hen William F. Buckley Jr. died in 2008 at age 82, conservatives were deprived of his wit, his intelligence, his charisma, and his panache. But they also lost something more important than their leader’s charms. They lost his authority. And they need it now more than ever.
It was Buckley who for decades determined the boundaries of American conservatism. When he published his first book, God and Man at Yale, in 1951, there was no conservative journal of note, no mainstream challenge to liberalism. Philosophical conservatives such as Buckley’s teacher Willmoore Kendall, Eric Voegelin, Richard Weaver, and Leo Strauss were isolated. Like conservatism, they were ignored.
The American Mercury, for which Buckley worked briefly, was a nest of anti-Semites. The libertarian Freeman was beset with infighting, more interested in criticizing the New Deal than in coalition-building. Cranky, conspiratorial, bigoted, frustrated, powerless—this was the conservatism of William F. Buckley’s young adulthood.
Buckley changed things when he founded National Review in 1955. He introduced the philosophers to the populists. He published the traditionalists, the libertarians, the Cold Warriors in the same pages. Not only did he aspire to fuse free markets with traditional values, he wanted to be taken seriously by the New York media and cultural elite. Dismissed in embarrassing fashion by Dwight Macdonald in the pages of COMMENTARY in 1956, National Review was unquestionably the tribune of an engaged, informed, and rising American conservatism by the time Ronald Reagan was elected governor of California a decade later.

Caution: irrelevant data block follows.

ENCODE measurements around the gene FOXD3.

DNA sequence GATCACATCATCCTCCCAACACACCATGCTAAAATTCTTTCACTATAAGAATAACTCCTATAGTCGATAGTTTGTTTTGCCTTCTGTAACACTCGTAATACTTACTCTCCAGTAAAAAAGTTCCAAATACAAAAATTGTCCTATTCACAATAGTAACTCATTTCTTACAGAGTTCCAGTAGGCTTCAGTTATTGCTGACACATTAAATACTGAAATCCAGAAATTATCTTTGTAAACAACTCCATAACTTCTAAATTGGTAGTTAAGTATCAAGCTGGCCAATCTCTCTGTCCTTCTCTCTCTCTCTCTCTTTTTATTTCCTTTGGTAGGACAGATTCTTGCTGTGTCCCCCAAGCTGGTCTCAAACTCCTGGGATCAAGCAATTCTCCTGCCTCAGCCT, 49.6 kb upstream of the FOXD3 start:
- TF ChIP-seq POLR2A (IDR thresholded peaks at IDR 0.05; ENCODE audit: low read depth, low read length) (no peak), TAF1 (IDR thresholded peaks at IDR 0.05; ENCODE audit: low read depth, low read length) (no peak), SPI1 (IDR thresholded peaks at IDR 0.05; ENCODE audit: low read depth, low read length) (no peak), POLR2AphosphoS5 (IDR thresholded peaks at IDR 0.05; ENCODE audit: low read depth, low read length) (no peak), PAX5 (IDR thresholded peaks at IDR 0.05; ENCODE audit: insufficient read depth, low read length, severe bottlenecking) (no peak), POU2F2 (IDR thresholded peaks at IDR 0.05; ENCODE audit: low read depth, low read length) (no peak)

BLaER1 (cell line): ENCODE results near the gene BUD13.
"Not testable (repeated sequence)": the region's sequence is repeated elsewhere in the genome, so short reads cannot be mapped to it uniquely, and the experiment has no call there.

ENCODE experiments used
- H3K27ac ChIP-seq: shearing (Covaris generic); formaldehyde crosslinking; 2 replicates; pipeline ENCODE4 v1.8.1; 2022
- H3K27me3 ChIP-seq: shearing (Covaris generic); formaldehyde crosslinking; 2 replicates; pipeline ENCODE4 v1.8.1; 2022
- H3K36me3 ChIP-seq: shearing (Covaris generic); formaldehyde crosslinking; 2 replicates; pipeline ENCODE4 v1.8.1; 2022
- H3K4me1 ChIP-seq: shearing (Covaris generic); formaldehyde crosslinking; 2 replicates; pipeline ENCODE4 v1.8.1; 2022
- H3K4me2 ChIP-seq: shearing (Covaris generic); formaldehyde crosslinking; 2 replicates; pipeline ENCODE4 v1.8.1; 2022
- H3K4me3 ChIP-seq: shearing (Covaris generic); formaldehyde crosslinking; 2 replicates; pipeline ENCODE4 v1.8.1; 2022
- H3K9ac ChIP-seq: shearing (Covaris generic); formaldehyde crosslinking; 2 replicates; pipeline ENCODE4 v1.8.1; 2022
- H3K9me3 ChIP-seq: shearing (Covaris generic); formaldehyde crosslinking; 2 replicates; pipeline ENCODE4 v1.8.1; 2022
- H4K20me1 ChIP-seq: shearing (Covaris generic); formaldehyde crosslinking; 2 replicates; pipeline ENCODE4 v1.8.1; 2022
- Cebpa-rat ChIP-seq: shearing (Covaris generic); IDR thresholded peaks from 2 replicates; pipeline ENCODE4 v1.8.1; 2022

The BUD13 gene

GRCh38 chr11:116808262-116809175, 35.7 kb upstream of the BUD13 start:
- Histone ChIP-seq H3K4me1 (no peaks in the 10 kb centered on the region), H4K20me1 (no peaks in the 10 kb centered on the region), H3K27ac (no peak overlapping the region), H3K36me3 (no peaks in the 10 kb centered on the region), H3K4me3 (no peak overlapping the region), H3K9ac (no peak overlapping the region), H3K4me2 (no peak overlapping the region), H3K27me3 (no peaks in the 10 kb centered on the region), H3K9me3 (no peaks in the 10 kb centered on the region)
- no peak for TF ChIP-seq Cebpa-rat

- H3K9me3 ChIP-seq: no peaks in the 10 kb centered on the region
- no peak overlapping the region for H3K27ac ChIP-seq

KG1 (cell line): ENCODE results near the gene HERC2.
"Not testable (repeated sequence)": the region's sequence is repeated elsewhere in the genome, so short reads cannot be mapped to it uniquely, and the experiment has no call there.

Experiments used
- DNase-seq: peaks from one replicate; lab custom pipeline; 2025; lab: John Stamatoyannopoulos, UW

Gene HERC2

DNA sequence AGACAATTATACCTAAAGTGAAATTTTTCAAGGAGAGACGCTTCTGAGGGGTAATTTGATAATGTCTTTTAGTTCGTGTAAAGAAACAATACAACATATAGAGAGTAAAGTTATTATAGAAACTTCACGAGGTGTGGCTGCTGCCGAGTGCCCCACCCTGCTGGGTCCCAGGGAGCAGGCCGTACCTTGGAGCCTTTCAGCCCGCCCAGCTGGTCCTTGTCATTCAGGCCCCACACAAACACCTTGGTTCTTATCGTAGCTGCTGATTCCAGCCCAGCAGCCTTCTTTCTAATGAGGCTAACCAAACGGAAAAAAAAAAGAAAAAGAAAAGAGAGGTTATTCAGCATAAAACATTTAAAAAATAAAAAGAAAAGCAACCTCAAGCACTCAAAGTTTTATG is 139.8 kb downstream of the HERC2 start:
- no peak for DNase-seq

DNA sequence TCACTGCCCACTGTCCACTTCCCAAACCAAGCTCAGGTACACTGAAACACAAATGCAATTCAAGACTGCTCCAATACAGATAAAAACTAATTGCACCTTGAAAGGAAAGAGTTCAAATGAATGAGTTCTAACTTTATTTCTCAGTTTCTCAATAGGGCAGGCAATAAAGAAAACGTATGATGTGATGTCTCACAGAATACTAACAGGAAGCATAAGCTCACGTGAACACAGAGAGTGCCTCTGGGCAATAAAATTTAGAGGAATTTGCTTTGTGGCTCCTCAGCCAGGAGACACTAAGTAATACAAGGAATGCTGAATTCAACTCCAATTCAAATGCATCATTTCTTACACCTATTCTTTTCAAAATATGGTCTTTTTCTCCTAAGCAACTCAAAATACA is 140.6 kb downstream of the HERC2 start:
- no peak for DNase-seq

Why the transformation? Part of the reason is that Buckley and his editors spent an enormous amount of time and energy during the early years of the magazine disassociating their conservatism from its atavistic and gnostic forebears. National Review is a great example of media gatekeeping theory: By exiling anti-Semites, Birchers, and anti-American reactionaries from its pages, the magazine and its editor determined which conservative arguments were legitimate and which were not. By denying a platform to quacks and haters, they broadened their potential audience.
And Buckley did more than exorcise demons. He welcomed converts. When a group of anti-Communist liberals began to drift from the Democratic Party in the late 1960s and early 1970s, Buckley and company lowered the drawbridge and welcomed the neoconservatives to the castle. “Come on in,” National Review editorialized, “the water’s fine.” The editors of the American Mercury never would have published writers with the surnames Podhoretz and Kristol. The editors of National Review did. The result was a conservatism infused with empiricism, with the densely reasoned argumentative style of the New York intellectuals. The Reagan administration would reap the benefits.